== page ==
If your current style of relating with this or that person isn’t working very well, before dumping the relationship, consider the fact that you’ve got a hard heart toward that person.
You may be thinking, ‘Fact? How is he taking as a fact that I’ve got a hard heart toward the other person?’
That’s an easy one. If you’re open to ending a relationship with anyone – except in a circumstance of pretty extreme ongoing abuse, etc. – then it is a given that your heart is not open to that person. It’s closed. It’s hardened. Obviously you have reasons for feeling the way you feel. But – and this is an absolute fact, not an opinion – feelings can be changed.
In the case of feeling disinclined to like pineapple daiquiri frozen yogurt: no big deal. In the case of a relationship with another human being, you owe it to yourself – yes, you have a moral obligation – to pause, realize your thoughts are supposed to control your feelings and not the other way around, and then choose to open your heart to making a gratitude list and start allowing rational thought to bring balance to your feelings.
And sure, maybe the other person’s got a hard heart toward you too, but you can’t do anything about that. You can, however, choose to change your heart. That much is in your control.
And – hello! – if the other person doesn’t have a hard heart toward you, what’s your excuse? Are you really going to keep justifying your feelings, objectifying the other person, and letting your pain from the past rule the present? Really?
The great Leonardo da Vinci wrote, “Obstacles cannot crush me, every obstacle yields to stern resolve.” Have stern resolve. Look honestly at the parts of your style of relating that have not worked for you very well and open your heart to something new.
1. Let the gratitude flow. I’ve discussed this throughout this article. Be grateful. Stop taking for granted those things, and those people, we ought to be appreciating. Let the gratitude flow.
2. Have few friends. Yes, you read right. Have few friends and actual loved ones; a number you can manage. That might sound awfully self-centered, but it isn’t at all. I’m suggesting that the friends and loved ones that we choose to surround ourselves with ought to be real friends and real loved ones; people we really do love and value; people who we are willing to be accountable to; people we tell the truth to – about ourselves and about them… when they ask for it.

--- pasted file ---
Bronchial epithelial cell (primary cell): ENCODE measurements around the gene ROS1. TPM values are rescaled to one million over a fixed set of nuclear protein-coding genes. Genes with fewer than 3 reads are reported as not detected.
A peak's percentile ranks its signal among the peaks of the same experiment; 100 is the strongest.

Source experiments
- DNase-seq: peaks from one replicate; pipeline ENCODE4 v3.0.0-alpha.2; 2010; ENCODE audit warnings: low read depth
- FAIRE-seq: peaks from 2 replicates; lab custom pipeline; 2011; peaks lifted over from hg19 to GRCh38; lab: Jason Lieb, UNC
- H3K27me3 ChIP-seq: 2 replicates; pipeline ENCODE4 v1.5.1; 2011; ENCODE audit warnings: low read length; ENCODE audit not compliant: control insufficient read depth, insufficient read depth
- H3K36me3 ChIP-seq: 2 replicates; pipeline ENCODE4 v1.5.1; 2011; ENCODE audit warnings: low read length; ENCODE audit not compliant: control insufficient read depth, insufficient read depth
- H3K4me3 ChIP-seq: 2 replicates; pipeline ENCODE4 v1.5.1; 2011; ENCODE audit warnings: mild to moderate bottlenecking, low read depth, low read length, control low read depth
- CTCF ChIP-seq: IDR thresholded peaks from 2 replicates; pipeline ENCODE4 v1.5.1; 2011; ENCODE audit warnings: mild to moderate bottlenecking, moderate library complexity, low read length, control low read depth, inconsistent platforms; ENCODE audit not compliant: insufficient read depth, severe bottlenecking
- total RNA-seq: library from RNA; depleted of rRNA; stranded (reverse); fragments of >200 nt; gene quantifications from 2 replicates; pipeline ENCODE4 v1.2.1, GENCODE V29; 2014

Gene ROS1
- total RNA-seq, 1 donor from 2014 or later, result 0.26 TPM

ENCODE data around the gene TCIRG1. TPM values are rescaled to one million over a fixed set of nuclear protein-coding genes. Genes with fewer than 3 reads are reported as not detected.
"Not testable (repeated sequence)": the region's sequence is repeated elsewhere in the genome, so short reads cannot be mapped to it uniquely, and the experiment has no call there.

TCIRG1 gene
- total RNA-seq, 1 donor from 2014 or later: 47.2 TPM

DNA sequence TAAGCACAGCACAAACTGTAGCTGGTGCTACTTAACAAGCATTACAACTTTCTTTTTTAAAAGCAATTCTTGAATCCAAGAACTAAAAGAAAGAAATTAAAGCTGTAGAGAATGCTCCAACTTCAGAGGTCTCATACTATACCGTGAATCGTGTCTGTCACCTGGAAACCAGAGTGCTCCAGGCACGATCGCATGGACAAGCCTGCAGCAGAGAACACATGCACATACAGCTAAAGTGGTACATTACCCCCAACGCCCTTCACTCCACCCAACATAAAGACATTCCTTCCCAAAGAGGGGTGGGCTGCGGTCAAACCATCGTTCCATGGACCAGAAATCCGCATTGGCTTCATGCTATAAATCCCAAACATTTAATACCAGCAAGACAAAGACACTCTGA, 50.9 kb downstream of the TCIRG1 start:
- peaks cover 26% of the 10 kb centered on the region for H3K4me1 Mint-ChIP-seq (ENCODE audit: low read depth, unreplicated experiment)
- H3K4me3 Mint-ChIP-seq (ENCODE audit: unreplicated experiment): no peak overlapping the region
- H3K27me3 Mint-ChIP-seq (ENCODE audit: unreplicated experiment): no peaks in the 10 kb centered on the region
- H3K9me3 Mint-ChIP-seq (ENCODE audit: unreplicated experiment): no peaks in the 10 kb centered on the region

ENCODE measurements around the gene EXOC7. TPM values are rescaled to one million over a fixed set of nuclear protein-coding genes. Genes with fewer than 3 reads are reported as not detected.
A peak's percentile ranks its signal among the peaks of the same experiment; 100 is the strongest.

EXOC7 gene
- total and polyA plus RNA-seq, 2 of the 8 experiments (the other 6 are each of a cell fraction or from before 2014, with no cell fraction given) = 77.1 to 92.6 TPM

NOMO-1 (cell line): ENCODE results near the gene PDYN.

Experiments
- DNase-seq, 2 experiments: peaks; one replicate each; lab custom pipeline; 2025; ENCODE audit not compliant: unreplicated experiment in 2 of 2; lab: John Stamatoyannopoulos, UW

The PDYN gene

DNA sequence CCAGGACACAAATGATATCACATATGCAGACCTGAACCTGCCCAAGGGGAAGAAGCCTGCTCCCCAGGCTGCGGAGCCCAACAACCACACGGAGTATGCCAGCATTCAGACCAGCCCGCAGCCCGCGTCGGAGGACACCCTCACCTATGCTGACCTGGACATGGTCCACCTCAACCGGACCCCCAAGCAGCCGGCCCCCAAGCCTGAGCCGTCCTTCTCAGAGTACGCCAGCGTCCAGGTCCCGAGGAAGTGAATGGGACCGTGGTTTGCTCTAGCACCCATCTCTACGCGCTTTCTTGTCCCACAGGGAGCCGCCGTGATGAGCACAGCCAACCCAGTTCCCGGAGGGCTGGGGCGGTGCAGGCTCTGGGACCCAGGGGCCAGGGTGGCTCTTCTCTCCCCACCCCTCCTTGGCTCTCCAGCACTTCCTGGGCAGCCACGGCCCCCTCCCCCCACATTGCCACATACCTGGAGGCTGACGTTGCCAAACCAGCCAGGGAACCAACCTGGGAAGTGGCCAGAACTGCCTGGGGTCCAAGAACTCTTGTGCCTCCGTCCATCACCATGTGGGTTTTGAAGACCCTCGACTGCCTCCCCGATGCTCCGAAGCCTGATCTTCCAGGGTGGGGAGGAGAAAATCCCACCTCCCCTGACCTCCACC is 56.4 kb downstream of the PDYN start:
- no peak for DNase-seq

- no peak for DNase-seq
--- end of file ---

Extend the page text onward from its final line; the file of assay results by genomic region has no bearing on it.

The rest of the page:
These would be people who you personally like and enjoy being with, not people that you are told you’re obligated to spend time with.
With the help of social media sites like Facebook, too many people think they have lots and lots of friends. At the same time, many of those people have no actual real friends.
Real friendship is more than just going to places where everybody knows your name. It’s more than just seeing that your troubles are all the same.
Real friendship is making a commitment and keeping a commitment. It requires a level of maturity that most of us are not accustomed to or ready for. It involves accountability. And when your friend falls and/or fails, even when he or she fails you, personally, you’re committed to not retreat into hypocrisy and punish them, using your pain and/or ignorance as an excuse.
Grow up. Keep in the conversation. Learn better communication skills. Listen. Gain understanding. Be grateful for those around you, especially folks you’re in any form of conflict with. Don’t expect them to know and understand what you now know and understand. Lead by example. It will make a difference. If only for you, I promise you’ll find that your determination will be worth the effort.
I challenge you to show this article to one other person; someone you trust; someone who you’d like to have a real friendship with. Tell them that it is your intention to apply at least some of what you’ve learned here and that you want them to hold you accountable. Give them permission to call you on any form of hypocrisy and justifying you might otherwise engage in going forward.
So, first things first. Deal with your own obstacles. Give the love you want to get. The rest will take care of itself.
We all want to be loved. You’re not getting the love you want and need? The solution to that problem is simple. In the words of my best friend, here it is: “Love one another. As I have loved you, so you must love one another.” — Jesus